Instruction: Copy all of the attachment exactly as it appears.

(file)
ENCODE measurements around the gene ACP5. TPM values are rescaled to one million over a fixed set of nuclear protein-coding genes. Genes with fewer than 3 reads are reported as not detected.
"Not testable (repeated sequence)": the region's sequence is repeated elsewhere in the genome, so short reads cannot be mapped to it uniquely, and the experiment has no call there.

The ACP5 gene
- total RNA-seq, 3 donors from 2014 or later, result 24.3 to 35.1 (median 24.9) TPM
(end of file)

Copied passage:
ENCODE measurements around the gene ACP5. TPM values are rescaled to one million over a fixed set of nuclear protein-coding genes. Genes with fewer than 3 reads are reported as not detected.
"Not testable (repeated sequence)": the region's sequence is repeated elsewhere in the genome, so short reads cannot be mapped to it uniquely, and the experiment has no call there.

The ACP5 gene
- total RNA-seq, 3 donors from 2014 or later, result 24.3 to 35.1 (median 24.9) TPM